SUMMARY

It is an object of the present invention to provide a process for startup and/or shutdown of nitric acid plants, in which the amount of nitrogen oxide emissions is drastically reduced or even entirely suppressed. This process should also be realizable by simple measures.

It is a further object of the present invention to provide a nitric acid plant modified for the performance of the process according to the invention, in which only minor apparatus alterations to a conventional nitric acid plant are required.

BRIEF DESCRIPTION OF THE DRAWING

The present disclosure is described in detail below with reference to the attached drawing FIGURE, wherein:

FIG. 1 is simplified schematic diagram depicting an embodiment of a nitric acid plant having an additional reactor for use in the reduction of nitrogen oxide off-gas concentrations during the shutdown and/or startup of a nitric acid manufacturing plant, as disclosed herein.

DETAILED DESCRIPTION

The present invention relates to a process for reducing the nitrogen oxide offgas concentration in a nitric acid plant, operated under pressure and equipped with a reactor for residual gas cleaning, during the course of shutdown and/or startup of the plant. The reactor for residual gas cleaning is configured to remove nitrogen oxides from the offgas during steady-state operation. In the course of startup and/or shutdown of the nitric acid plant, a pressurized offgas containing nitrogen oxides from the nitrogen oxide plant and a gaseous reducing agent for the nitrogen oxides are directed into a catalyst-filled additional reactor that is provided in addition to the reactor for residual gas cleaning. The catalyst-filled additional reactor is configured to reduce the content of nitrogen oxides in the offgas during the shutdown and/or startup of the nitric acid plant. In the catalyst-filled additional reactor, the NOx content in the offgas is reduced by catalytic reduction, or wherein the NOx content in the offgas is reduced by catalytic reduction and the N2O content in the offgas is reduced by at least one of catalytic reduction or catalytic decomposition in the additional reactor.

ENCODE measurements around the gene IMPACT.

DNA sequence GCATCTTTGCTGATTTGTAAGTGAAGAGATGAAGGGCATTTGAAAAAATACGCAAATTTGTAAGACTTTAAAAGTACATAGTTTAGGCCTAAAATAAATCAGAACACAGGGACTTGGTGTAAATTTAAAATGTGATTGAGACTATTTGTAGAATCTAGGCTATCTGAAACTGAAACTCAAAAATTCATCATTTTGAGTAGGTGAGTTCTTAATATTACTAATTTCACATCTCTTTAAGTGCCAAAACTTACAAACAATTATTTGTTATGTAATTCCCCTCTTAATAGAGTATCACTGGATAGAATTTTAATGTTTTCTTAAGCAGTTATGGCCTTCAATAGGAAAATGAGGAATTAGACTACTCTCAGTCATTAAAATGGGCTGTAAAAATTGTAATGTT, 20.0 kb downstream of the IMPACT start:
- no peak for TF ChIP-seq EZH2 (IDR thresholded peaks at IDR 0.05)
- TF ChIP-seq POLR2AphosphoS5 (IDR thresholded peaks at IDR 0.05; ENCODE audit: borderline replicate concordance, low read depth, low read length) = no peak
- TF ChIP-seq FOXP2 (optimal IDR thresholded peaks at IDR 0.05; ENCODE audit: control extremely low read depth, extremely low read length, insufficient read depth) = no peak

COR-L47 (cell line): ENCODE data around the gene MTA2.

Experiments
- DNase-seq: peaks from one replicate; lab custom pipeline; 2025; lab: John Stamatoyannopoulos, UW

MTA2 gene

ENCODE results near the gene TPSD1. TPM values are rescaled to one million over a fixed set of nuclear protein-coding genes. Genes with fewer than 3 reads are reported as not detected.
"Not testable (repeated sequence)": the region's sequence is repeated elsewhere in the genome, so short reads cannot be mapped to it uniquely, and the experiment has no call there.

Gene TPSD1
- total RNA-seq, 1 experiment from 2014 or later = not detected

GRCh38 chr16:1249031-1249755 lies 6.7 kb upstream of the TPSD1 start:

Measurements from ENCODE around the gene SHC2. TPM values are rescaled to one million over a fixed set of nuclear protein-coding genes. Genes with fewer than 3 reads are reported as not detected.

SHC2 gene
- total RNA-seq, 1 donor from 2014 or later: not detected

The inventive solution is characterized in that the content of nitrogen oxides in the offgas is reduced in an additional reactor (5) by means of reducing agent (14) during the decompression operation. It is thus possible to dispense with the dilution of the decompressed residual gas with air.

The additional reactor (5) preferably works by the SCR principle (“SCR”=selective catalytic reduction), and the dimensions thereof can generally be much smaller than those of the reactors for residual gas cleaning typically used for steady-state operation. The additional reactor (5) should advantageously be designed such that the reactor volume is reduced at least by a factor of 5 compared to the conventional reactor for residual gas cleaning (8), and the nitric acid plant can be decompressed within 2 to 4 hours.

The additional reactor (5) is charged with catalysts for degradation of NOx (“deNOx catalysts”). These catalysts are known to those skilled in the art. In general, these are transition metal catalysts which promote the chemical reaction of NOx with reducing agents. Preference is given to conventional deNOx catalysts, especially to those comprising transition metals and/or transition metal oxides, for example iron oxides, nickel oxides, copper oxides, cobalt oxides, manganese oxides, rhodium oxides, rhenium oxides or vanadium oxides, or metallic platinum, gold or palladium, or else mixtures of two or more of these compounds. Particular preference is given to catalysts based on V2O5—TiO2.

Preference is also given to using zeolite catalysts laden with transition metals in the deNOx reactor used in accordance with the invention. These are preferably zeolites selected from the group of the MFI, BEA, FER, MOR and MEL types or mixtures thereof, preferably of the BEA or MFI type, more preferably a ZSM-5 zeolite.

Specific details regarding the formation or structure of the zeolites used with preference in accordance with the invention are given in the Atlas of Zeolite Structure Types, Elsevier, 4th revised Edition 1996, to which explicit reference is hereby made.

The process according to the invention also includes the use of those zeolites in which the lattice aluminum has been partly replaced by one or more elements selected from B, Be, Ga, Fe, Cr, V, As, Sb and Bi. Likewise included is the use of zeolites in which the lattice silicon has been substituted in an isomorphous manner by one or more elements, for example by one or more elements selected from Ge, Ti, Zr and Hf.

Catalysts used in accordance with the invention typically contain further additives known to those skilled in the art, for example binders, for example aluminosilicates or boehmite.

The catalyst may be present in the form of shaped bodies of any size and geometry, preferably in geometries which have a relatively large ratio of surface to volume and for which through-flow generates a minimum pressure drop.

Typical geometries are all of those known in catalysis, for example cylinders, hollow cylinders, multihole cylinders, rings, crushed pellets, trilobes or honeycomb structures.